Although one in six Australians has some form of hearing loss, deafness tends to be forgotten. Perhaps because the majority of deaf Australians don’t sign, there are no visible reminders of just how many of us there are around. Many deaf people don’t announce their hearing loss and you may never know that several of the people you communicate with are actually struggling to understand you.
As an example of how we are forgotten, the train station closest to where I lived for 20 years has rubber strips on the ground and braille on machines for blind people, and it has ramps for people who use wheelchairs, but there is no accomodation for Deaf people. To find out when the next train is coming or other information, one must press a button and listen. It is clear that efforts have been made to ensure the station is accessible but it seems the efforts did not include deaf people.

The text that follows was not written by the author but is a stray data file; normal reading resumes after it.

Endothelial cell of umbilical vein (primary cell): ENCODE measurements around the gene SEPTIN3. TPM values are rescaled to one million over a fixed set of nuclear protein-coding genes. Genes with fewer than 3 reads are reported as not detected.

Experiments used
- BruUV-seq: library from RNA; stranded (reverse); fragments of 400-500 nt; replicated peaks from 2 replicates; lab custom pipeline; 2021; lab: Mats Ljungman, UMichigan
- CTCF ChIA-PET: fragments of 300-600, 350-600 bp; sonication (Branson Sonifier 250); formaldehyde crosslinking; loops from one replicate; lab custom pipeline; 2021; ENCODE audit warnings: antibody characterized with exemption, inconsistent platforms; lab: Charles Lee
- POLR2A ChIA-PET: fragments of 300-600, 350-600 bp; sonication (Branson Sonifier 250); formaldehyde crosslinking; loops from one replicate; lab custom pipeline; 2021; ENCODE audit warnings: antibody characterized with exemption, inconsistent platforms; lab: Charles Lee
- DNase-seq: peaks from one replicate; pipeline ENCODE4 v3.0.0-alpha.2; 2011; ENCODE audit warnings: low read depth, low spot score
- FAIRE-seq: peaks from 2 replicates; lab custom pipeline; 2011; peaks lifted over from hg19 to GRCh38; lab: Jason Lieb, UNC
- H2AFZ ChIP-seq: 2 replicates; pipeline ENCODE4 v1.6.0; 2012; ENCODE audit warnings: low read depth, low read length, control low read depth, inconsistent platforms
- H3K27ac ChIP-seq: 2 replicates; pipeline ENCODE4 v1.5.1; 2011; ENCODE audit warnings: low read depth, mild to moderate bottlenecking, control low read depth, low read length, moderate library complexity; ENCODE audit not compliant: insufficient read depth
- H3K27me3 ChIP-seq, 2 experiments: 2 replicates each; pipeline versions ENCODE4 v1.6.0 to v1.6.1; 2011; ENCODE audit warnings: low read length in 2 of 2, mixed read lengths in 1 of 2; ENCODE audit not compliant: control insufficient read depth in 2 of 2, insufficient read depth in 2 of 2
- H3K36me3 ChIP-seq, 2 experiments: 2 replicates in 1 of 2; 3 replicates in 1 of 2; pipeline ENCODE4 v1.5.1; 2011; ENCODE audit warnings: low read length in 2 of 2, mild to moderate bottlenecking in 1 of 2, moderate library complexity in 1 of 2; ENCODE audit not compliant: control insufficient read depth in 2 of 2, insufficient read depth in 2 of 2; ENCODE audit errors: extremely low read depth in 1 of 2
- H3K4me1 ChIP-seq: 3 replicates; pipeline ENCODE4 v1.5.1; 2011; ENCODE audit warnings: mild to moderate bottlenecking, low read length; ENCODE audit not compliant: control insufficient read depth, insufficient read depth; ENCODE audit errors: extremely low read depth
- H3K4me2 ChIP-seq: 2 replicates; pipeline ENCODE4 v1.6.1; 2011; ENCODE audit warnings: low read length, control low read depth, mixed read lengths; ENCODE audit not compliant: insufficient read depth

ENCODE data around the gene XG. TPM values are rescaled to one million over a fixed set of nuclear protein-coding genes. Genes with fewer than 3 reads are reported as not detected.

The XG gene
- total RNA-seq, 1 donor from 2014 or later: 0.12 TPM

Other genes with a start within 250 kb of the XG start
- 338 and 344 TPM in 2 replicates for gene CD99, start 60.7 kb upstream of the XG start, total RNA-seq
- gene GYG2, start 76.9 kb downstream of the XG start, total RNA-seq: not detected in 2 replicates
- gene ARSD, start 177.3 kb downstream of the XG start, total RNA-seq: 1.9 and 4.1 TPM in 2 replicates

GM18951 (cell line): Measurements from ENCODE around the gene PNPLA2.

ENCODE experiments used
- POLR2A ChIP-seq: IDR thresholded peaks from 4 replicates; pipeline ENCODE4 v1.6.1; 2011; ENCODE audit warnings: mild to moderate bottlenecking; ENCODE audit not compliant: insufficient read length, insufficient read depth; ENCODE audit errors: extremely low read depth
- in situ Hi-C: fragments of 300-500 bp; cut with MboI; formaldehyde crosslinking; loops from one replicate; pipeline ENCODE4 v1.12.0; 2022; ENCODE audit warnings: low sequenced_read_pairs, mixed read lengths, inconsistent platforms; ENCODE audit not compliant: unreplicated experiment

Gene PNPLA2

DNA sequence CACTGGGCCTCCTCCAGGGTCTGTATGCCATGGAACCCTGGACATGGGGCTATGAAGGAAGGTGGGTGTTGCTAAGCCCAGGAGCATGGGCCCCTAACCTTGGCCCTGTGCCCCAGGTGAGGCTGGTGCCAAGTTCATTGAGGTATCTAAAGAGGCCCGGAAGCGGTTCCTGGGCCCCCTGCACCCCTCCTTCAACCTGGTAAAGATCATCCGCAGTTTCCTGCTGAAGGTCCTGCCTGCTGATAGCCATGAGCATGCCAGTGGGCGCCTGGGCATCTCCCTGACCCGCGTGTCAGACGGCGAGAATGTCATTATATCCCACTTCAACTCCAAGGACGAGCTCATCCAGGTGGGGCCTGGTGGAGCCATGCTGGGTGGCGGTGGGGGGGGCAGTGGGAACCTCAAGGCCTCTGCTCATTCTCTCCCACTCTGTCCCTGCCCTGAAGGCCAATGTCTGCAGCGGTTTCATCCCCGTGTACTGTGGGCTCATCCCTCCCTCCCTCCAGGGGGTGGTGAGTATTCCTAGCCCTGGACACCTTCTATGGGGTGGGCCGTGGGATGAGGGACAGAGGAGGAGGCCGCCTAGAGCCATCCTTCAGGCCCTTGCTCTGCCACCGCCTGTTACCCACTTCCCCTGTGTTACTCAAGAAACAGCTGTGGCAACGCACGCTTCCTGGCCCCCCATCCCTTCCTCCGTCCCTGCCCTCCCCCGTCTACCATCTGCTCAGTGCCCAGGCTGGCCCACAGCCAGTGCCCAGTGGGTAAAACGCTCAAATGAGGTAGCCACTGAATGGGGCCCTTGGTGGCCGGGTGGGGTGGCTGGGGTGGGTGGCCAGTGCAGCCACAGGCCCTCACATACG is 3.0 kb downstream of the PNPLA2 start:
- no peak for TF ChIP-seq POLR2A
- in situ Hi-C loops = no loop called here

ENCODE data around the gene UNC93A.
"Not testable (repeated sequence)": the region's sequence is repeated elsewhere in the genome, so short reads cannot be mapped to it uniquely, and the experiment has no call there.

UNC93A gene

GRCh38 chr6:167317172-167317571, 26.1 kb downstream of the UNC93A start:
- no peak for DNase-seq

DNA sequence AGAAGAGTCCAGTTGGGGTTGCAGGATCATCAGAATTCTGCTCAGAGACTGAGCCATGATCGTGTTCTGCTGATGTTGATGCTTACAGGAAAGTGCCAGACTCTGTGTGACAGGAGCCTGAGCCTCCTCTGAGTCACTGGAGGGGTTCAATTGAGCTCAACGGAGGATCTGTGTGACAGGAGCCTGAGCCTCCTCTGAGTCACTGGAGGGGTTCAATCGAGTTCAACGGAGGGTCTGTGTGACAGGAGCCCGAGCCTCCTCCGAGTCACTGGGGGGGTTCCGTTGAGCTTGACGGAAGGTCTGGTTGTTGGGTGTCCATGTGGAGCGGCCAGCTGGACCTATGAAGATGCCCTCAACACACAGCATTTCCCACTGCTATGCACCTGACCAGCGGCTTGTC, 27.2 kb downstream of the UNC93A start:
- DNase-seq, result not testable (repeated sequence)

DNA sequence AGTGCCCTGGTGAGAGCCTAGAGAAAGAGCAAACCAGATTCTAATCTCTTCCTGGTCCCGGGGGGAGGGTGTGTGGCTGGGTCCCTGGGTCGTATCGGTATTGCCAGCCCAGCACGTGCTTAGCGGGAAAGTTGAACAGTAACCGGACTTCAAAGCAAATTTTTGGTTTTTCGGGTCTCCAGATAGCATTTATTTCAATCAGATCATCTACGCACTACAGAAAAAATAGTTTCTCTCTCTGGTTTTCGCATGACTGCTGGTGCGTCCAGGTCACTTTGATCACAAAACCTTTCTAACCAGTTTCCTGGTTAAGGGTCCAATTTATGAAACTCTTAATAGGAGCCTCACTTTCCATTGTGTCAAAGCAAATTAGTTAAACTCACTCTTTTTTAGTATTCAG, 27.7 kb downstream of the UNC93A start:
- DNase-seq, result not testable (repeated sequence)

The emergency department of the hospital closest to me has an intercom in order to access it late at night. One time I drove a friend to emergency at two in the morning. I left my friend in the car while I went to get hospital staff, but was unable to talk with them through the intercom to explain what was needed. It was very stressful. I had to get my extremely ill friend to come and handle the access side of things! That makes it difficult for me to be a good support person and carer when the need arises, as I am actually more of a liability on the person I am attempting to support!
In the small town where I live, the police station is not staffed around the clock. They have an intercom that connects people to the police station in the next town. So if I go to the police, I can’t communicate with them!